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Tuesday, January 06, 2009

SportTicker: Phillies’ Romero suspended 50 games

According to a report on ESPN.com, Phillies lefthander J.C. Romero has been suspended 50 games for using a banned supplement. The 33-year-old reliever, who won the third and clinching game of the 2008 World Series, has been ruled guilty of “negligence,” though Major League Baseball did not say that Romero cheated, according to the report.

Romero said on Monday that he bought a supplement from a GNC store in Cherry Hill, New Jersey, last July - and that the Players Association had told players that was acceptable.

“I still cannot see where I did something wrong,” Romero told ESPN.com. “There is nothing that should take away from the rings of my teammates. I didn’t cheat. I tried to follow the rules.”

Three months after Romero was tested before a game on August 26, the Players Association sent a letter to players.

The letter stated, “We have previously told you there is no reason to believe a supplement bought at a U.S. based retail store could cause you to test positive under our Drug Program. That is no longer true.”

ESPN: Gammons - Romero questions suspension

NTNgod Posted: January 06, 2009 at 04:50 AM | 50 comment(s) Login to Bookmark
  Tags: phillies

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   1. Foster Posted: January 06, 2009 at 05:00 AM (#3044156)
If what he says he true, that he took something on a union-approved list... why the punishment? Change the list if you want, tell guys they have to be off such-and-such by such-and-such a date. Maybe he's full of ####, but taken at his word, the way this is being reported seems like a screw job.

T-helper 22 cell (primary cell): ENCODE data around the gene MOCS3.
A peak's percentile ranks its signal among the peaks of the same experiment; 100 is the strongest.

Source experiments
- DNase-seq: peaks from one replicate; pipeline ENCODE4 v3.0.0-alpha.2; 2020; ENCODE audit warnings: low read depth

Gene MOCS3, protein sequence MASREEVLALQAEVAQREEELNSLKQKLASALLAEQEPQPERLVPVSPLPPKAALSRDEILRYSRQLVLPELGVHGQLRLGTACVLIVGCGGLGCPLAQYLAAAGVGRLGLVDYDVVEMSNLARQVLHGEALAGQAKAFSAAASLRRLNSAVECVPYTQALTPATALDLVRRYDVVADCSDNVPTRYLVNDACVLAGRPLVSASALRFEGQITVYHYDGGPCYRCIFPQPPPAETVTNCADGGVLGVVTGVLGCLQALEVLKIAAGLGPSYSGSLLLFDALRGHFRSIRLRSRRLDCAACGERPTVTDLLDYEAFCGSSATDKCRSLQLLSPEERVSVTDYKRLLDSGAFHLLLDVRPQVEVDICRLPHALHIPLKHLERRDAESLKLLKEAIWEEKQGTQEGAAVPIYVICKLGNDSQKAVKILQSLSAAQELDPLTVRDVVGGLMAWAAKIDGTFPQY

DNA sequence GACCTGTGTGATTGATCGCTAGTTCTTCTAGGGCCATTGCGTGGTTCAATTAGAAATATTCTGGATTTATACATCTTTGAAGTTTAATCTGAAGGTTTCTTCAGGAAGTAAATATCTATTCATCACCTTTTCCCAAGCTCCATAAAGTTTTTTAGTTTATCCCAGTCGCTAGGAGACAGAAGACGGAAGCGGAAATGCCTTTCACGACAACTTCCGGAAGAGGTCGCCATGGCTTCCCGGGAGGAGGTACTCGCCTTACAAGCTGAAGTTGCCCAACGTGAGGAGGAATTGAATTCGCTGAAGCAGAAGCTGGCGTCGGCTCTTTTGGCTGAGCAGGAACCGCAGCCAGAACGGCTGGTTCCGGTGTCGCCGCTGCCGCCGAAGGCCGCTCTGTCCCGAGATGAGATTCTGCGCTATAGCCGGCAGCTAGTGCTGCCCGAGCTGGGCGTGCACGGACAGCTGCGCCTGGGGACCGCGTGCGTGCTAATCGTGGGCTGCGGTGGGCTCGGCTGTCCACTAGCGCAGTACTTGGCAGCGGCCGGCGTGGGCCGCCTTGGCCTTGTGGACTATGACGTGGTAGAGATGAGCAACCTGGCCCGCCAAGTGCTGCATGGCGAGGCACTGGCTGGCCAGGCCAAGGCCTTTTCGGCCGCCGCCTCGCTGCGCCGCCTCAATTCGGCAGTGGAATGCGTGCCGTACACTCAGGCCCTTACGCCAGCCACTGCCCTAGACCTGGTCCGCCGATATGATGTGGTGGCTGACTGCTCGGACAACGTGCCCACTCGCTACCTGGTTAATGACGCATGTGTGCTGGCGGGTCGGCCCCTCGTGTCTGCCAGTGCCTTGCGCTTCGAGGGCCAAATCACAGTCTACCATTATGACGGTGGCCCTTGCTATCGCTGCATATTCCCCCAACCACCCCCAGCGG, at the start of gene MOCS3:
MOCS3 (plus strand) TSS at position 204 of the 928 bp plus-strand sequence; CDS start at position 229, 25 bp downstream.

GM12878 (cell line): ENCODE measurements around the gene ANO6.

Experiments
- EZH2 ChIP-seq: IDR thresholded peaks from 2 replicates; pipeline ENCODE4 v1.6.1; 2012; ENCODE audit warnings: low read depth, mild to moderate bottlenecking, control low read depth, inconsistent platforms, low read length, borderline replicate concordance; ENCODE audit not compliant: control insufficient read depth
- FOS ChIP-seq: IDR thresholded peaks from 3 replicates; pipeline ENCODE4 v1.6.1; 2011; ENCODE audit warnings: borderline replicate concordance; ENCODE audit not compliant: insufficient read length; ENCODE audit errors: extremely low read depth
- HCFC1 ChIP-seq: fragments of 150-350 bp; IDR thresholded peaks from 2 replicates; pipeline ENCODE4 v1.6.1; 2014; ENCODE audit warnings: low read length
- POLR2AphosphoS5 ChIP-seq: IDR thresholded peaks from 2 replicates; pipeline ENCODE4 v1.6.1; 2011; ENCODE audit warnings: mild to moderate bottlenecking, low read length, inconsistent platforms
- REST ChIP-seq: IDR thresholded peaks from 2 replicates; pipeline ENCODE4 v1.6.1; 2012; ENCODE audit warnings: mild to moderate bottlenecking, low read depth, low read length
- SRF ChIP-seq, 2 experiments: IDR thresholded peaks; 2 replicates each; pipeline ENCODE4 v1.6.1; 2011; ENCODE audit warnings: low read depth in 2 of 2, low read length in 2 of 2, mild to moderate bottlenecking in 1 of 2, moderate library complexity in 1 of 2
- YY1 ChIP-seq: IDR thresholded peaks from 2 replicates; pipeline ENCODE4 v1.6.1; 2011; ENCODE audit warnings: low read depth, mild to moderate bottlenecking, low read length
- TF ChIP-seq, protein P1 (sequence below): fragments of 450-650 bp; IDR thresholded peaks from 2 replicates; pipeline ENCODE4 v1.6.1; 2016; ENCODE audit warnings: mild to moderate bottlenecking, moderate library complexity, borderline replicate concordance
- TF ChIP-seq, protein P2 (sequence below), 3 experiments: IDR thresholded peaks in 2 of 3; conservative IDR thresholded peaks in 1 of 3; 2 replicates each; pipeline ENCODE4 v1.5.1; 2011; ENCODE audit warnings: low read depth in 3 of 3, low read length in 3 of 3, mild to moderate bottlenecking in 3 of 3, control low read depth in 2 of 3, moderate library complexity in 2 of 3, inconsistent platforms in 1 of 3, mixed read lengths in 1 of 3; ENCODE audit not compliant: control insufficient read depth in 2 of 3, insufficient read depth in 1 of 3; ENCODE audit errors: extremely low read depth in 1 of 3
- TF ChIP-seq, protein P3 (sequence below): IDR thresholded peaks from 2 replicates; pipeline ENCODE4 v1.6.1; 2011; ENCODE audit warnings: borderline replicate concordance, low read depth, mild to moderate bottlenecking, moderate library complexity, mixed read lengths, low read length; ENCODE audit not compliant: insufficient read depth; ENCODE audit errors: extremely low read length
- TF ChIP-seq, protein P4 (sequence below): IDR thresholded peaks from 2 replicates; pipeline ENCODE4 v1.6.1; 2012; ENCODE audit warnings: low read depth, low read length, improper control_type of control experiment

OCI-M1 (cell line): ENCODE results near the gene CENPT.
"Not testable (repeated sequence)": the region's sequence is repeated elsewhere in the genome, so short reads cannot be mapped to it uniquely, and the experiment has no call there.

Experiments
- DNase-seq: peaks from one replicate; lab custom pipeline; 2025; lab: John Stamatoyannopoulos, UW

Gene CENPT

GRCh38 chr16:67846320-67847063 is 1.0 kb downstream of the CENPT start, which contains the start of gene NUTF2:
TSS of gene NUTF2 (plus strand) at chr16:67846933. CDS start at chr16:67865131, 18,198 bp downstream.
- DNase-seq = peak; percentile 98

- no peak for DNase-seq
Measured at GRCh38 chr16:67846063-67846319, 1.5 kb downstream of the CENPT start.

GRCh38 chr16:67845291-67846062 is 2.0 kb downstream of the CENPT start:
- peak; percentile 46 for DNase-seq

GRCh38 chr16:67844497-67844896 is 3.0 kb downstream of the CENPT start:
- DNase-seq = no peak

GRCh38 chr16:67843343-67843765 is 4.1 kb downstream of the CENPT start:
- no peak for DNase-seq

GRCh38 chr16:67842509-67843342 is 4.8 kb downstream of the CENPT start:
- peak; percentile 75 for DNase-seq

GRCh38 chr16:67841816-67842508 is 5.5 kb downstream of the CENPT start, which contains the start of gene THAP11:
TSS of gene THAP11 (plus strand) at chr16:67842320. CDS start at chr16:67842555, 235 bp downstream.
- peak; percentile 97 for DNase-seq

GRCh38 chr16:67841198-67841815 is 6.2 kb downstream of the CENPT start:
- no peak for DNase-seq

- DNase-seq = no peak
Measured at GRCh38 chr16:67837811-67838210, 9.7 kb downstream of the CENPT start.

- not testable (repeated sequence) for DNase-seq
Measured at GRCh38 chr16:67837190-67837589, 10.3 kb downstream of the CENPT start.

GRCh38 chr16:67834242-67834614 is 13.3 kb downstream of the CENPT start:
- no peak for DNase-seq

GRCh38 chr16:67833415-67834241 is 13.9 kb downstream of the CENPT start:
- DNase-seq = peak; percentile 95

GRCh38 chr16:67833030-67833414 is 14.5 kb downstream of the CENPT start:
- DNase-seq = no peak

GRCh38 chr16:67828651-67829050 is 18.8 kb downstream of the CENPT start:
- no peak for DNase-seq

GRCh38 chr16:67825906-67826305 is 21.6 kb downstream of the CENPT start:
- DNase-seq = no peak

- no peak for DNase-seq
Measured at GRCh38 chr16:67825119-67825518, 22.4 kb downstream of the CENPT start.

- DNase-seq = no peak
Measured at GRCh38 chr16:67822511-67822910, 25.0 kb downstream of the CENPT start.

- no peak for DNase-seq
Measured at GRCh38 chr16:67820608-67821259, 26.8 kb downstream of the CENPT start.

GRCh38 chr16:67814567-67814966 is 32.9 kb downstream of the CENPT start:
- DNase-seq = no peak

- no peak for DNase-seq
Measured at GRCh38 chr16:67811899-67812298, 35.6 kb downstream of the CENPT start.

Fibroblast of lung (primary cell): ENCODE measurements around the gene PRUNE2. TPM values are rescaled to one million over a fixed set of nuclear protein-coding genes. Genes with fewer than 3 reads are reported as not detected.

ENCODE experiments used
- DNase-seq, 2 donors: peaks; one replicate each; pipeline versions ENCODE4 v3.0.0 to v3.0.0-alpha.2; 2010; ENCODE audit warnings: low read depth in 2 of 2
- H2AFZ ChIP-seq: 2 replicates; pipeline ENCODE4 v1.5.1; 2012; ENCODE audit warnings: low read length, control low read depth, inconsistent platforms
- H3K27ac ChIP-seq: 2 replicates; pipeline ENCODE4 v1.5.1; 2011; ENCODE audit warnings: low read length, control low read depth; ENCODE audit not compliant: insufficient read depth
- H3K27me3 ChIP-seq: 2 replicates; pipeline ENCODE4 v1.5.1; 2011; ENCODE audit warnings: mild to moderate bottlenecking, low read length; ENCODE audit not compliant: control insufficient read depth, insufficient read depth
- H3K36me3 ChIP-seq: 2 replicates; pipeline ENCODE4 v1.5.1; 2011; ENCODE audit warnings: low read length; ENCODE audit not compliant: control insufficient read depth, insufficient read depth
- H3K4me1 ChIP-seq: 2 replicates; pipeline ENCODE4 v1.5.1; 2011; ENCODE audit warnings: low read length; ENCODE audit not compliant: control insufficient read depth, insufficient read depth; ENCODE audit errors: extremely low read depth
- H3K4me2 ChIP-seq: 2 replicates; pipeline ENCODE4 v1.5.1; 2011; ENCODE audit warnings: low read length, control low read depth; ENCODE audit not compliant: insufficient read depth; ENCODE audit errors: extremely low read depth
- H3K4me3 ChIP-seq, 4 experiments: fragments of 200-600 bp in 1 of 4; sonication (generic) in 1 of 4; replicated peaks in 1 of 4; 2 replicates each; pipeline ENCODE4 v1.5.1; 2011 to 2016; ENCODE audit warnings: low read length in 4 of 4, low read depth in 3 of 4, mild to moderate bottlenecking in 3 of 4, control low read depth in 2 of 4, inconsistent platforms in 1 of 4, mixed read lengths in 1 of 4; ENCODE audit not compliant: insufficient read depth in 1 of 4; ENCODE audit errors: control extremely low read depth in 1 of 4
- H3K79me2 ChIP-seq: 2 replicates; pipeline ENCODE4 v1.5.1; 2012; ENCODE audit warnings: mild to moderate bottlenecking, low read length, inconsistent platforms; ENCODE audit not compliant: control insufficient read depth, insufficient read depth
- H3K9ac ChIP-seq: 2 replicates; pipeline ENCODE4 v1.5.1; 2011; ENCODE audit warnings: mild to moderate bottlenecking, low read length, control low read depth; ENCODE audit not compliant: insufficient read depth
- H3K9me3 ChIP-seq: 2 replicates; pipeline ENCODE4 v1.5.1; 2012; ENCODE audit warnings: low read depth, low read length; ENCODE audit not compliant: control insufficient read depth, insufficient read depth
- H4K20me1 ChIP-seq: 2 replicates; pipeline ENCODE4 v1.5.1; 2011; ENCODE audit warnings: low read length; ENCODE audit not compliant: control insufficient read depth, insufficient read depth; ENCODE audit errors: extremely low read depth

2. RB in NYC (Now Semi-Retired from BBTF) Posted: January 06, 2009 at 05:11 AM (#3044161)
Gammons version of the story is extremely sympathetic to Romero. If that's what happened, JC appears to be have basically been screwed.
   3. RoyalsRetro (AG#1F) Posted: January 06, 2009 at 05:17 AM (#3044165)
You could tell just by looking at him. And his inflated home run totals.
   4. Esoteric Posted: January 06, 2009 at 05:21 AM (#3044167)
If this version of events is what really happened then even I - a steroid/PED hawk - think Romero is getting utterly screwed over.

I'm not going to assume that this is exactly what happened just yet, however.
   5. Dave Spiwak Posted: January 06, 2009 at 05:24 AM (#3044170)
We have previously told you there is no reason to believe a supplement bought at a U.S. based retail store could cause you to test positive under our Drug Program. That is no longer true.


"Oops! Our bad." --MLBPA
   6. Esoteric Posted: January 06, 2009 at 05:24 AM (#3044171)
After reading Gammons' version for ESPN (linked at the bottom of the post - I missed it originally), I'm more convinced: Romero's getting jobbed. This is really outrageous.
   7. RJ in TO Posted: January 06, 2009 at 05:30 AM (#3044173)
If what he says he true, that he took something on a union-approved list... why the punishment?


Just because the union approves it doesn't mean that it actually satisfies the requirements of the agreement between the union and MLB regarding the banned substances list. Ultimately, it is the responsibility of the individual to ensure that what they're taking doesn't violate the MLB/PA drug agreement (which, given that this may be the result of a contaminant, is basically impossible for a player to do). If Romero's story is true, however, it really sucks to be Romero, as he did all that he could reasonably do.